Re: HTML should not be a file format, but an output format

Benjamin Franz (snowhare@netimages.com)
Sun, 23 Mar 1997 04:16:25 -0800 (PST)


Date: Sun, 23 Mar 1997 04:16:25 -0800 (PST)
From: Benjamin Franz <snowhare@netimages.com>
To: www-html@w3.org
Subject: Re: HTML should not be a file format, but an output format
In-Reply-To: <33347107.7781@csclub.uwaterloo.ca>
Message-ID: <Pine.LNX.3.95.970323034716.25656C-100000@ns.viet.net>

On Sat, 22 Mar 1997, Paul Prescod wrote:

> BruceLeban@aol.com wrote:
> > Of course, Globetrotter writes HTML right now because that's what the web
> > uses, but if the web were to change overnight to a new language,
> > Globetrotter users would just republish (as easy as reprinting a
> > document) and go. (After of course upgrading to the new version of
> > Globetrotter that writes the new output format.)
> 
> And what about in the meantime? What if I decide not to upgrade to the
> new version, or if Akimbo goes out of business? Is my data stored in an
> open, ASCII-based format like XML or SGML, or in something proprietary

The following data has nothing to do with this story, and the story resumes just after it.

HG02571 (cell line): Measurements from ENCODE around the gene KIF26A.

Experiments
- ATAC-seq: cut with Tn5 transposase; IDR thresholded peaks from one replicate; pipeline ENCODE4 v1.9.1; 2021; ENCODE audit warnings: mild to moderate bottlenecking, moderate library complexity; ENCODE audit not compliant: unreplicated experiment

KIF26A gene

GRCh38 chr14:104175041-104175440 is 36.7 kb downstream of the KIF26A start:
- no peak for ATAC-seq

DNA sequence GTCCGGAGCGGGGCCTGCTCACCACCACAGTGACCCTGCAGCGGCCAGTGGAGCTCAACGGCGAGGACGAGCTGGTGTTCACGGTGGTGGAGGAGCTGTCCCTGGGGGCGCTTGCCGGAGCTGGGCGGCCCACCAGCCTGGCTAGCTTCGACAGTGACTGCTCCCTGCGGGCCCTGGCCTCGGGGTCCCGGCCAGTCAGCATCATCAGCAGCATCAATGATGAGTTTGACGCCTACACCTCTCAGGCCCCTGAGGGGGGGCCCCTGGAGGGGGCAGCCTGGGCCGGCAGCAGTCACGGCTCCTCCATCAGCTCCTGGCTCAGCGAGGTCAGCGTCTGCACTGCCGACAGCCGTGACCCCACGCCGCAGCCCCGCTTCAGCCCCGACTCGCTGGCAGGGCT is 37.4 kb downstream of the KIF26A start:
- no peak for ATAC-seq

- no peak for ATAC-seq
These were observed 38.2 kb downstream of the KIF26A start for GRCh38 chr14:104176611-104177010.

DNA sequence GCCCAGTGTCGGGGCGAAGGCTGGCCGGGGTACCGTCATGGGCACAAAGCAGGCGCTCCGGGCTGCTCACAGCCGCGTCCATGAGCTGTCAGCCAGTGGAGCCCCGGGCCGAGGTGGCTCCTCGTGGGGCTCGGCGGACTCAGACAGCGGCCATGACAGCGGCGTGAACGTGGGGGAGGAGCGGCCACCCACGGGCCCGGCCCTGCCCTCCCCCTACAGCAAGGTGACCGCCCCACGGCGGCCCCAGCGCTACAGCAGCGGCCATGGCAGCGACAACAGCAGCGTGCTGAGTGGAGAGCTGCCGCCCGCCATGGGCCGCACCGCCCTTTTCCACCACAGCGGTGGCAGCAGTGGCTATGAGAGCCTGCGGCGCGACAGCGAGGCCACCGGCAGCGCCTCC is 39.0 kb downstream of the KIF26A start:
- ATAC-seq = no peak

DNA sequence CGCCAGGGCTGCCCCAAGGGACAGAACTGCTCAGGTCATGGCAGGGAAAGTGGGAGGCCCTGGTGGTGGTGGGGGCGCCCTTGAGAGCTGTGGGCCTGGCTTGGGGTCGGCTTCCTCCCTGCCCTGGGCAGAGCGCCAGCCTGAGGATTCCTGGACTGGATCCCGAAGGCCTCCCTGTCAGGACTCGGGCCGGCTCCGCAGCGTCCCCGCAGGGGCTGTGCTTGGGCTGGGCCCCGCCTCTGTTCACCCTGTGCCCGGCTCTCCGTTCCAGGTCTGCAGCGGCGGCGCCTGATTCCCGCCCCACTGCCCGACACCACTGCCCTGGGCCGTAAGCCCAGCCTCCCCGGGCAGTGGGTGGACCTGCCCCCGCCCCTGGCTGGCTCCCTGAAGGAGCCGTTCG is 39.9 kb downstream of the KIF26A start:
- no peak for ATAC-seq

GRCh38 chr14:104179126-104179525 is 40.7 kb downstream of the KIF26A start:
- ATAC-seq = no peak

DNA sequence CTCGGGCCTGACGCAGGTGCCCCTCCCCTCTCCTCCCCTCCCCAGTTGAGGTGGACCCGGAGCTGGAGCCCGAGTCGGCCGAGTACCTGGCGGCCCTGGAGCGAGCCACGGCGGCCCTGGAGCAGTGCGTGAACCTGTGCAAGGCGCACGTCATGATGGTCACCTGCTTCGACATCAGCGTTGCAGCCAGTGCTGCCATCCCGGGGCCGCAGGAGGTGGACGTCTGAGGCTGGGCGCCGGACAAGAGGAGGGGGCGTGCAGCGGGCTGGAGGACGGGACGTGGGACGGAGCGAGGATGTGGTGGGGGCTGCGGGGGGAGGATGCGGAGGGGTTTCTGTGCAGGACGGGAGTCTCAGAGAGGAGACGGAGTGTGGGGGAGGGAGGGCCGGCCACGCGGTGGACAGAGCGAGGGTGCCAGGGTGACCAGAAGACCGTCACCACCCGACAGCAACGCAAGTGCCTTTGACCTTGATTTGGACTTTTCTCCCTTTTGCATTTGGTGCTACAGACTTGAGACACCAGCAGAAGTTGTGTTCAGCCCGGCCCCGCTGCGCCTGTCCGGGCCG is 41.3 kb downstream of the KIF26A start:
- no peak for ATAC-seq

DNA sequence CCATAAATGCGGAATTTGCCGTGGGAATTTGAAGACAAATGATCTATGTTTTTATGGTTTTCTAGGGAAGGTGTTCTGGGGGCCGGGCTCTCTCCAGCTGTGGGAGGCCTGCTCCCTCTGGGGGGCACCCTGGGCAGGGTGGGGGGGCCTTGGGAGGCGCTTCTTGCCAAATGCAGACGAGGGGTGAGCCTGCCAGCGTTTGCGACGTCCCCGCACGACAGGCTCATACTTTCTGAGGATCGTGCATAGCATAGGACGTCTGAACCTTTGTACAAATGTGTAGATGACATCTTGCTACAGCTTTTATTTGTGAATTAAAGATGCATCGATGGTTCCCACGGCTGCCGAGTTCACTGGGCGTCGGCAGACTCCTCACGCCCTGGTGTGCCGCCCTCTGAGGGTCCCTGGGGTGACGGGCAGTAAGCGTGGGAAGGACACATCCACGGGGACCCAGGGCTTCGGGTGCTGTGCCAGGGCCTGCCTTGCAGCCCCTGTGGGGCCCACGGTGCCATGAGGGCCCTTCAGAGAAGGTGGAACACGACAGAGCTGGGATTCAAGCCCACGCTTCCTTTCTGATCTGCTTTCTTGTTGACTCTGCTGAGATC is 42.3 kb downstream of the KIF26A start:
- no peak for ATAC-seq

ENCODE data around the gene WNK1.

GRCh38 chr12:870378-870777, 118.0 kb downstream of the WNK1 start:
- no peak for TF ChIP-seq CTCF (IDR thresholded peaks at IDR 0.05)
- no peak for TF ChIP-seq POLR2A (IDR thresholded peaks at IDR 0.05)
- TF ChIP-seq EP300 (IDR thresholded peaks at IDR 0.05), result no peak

> and binary that I will not be able to work with?
> 
> Your product would also be more impressive if it produced valid HTML.

[snip] 

> Adobe and Claris may hand code their sites (according to your home page)
> because quickly written WYSIWYG HTML editors cannot be counted upon to
> generate correct HTML. 

Even more importantly - NO automated tool can deal with the experience
gained knowledge of 'something that works in NS 2 and works in NS 3 and
works in MSIE 3 and Lynx, but NS 4 rolls over and crys uncle *UNLESS* you
do _this_'. (I'm not picking on NS for this. There are examples for each
of the above browsers that will fail only on that particular browser.)

Simply having HTML that validates is NOT ENOUGH (although it is very
important to strive for - even if, under some circumstances, you have to
do things you can't validate because the public DTDs haven't completely
caught up to the standards for things like stylesheets). It has to work on
browsers with varying levels of HTML support and sometimes different
interpretations of the the same HTML.  And the more complex the effect you
try to achieve the worse the problem is.  To top everything else off - it
has to interact well with the search engines.

*NOTHING* but lots of experience and hand coding can do all these things
for anything but the most simple of pages. And this doesn't even speak to
the many *other* things a webmaster does besides code HTML. Webmasters are
in no danger of being obsoleted in the near future. If anything there will
be an acute shortage of good ones for now and the next couple of years, at
least. Even 'mere' web designers (which is a more restricted skill set
than webmaster) will be in high demand for years to come. 

-- 
Benjamin Franz